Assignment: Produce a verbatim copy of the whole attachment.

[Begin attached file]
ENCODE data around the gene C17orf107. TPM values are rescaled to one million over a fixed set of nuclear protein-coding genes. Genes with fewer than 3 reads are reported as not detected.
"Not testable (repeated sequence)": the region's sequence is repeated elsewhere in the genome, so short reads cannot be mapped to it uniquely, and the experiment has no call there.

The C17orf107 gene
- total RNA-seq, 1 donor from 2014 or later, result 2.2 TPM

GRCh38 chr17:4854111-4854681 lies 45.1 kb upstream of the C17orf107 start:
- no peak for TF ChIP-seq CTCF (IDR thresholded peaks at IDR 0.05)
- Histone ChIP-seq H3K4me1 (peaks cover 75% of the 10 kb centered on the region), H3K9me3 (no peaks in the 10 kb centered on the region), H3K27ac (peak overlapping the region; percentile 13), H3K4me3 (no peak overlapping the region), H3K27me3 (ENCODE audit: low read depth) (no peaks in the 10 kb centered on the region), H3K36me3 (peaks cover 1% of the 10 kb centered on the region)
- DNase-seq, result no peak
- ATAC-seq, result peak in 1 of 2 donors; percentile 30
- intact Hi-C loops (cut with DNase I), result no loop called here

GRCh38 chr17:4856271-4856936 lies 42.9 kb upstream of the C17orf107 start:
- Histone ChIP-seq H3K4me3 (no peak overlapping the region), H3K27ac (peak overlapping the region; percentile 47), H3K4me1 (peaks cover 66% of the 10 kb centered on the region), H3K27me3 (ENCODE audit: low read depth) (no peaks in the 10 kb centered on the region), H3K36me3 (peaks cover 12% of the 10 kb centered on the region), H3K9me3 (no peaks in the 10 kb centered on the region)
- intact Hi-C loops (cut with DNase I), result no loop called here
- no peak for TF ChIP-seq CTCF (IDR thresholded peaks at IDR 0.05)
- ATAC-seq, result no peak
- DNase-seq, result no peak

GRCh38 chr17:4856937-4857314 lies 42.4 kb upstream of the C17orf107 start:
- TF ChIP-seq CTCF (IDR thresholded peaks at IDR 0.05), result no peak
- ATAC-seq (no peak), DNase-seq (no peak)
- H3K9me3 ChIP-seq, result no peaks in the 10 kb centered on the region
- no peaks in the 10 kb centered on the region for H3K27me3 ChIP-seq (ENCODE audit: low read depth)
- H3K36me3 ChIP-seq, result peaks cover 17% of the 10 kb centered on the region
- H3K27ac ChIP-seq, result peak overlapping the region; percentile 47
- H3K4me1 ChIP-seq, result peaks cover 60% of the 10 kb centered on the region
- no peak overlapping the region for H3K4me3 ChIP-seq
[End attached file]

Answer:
ENCODE data around the gene C17orf107. TPM values are rescaled to one million over a fixed set of nuclear protein-coding genes. Genes with fewer than 3 reads are reported as not detected.
"Not testable (repeated sequence)": the region's sequence is repeated elsewhere in the genome, so short reads cannot be mapped to it uniquely, and the experiment has no call there.

The C17orf107 gene
- total RNA-seq, 1 donor from 2014 or later, result 2.2 TPM

GRCh38 chr17:4854111-4854681 lies 45.1 kb upstream of the C17orf107 start:
- no peak for TF ChIP-seq CTCF (IDR thresholded peaks at IDR 0.05)
- Histone ChIP-seq H3K4me1 (peaks cover 75% of the 10 kb centered on the region), H3K9me3 (no peaks in the 10 kb centered on the region), H3K27ac (peak overlapping the region; percentile 13), H3K4me3 (no peak overlapping the region), H3K27me3 (ENCODE audit: low read depth) (no peaks in the 10 kb centered on the region), H3K36me3 (peaks cover 1% of the 10 kb centered on the region)
- DNase-seq, result no peak
- ATAC-seq, result peak in 1 of 2 donors; percentile 30
- intact Hi-C loops (cut with DNase I), result no loop called here

GRCh38 chr17:4856271-4856936 lies 42.9 kb upstream of the C17orf107 start:
- Histone ChIP-seq H3K4me3 (no peak overlapping the region), H3K27ac (peak overlapping the region; percentile 47), H3K4me1 (peaks cover 66% of the 10 kb centered on the region), H3K27me3 (ENCODE audit: low read depth) (no peaks in the 10 kb centered on the region), H3K36me3 (peaks cover 12% of the 10 kb centered on the region), H3K9me3 (no peaks in the 10 kb centered on the region)
- intact Hi-C loops (cut with DNase I), result no loop called here
- no peak for TF ChIP-seq CTCF (IDR thresholded peaks at IDR 0.05)
- ATAC-seq, result no peak
- DNase-seq, result no peak

GRCh38 chr17:4856937-4857314 lies 42.4 kb upstream of the C17orf107 start:
- TF ChIP-seq CTCF (IDR thresholded peaks at IDR 0.05), result no peak
- ATAC-seq (no peak), DNase-seq (no peak)
- H3K9me3 ChIP-seq, result no peaks in the 10 kb centered on the region
- no peaks in the 10 kb centered on the region for H3K27me3 ChIP-seq (ENCODE audit: low read depth)
- H3K36me3 ChIP-seq, result peaks cover 17% of the 10 kb centered on the region
- H3K27ac ChIP-seq, result peak overlapping the region; percentile 47
- H3K4me1 ChIP-seq, result peaks cover 60% of the 10 kb centered on the region
- no peak overlapping the region for H3K4me3 ChIP-seq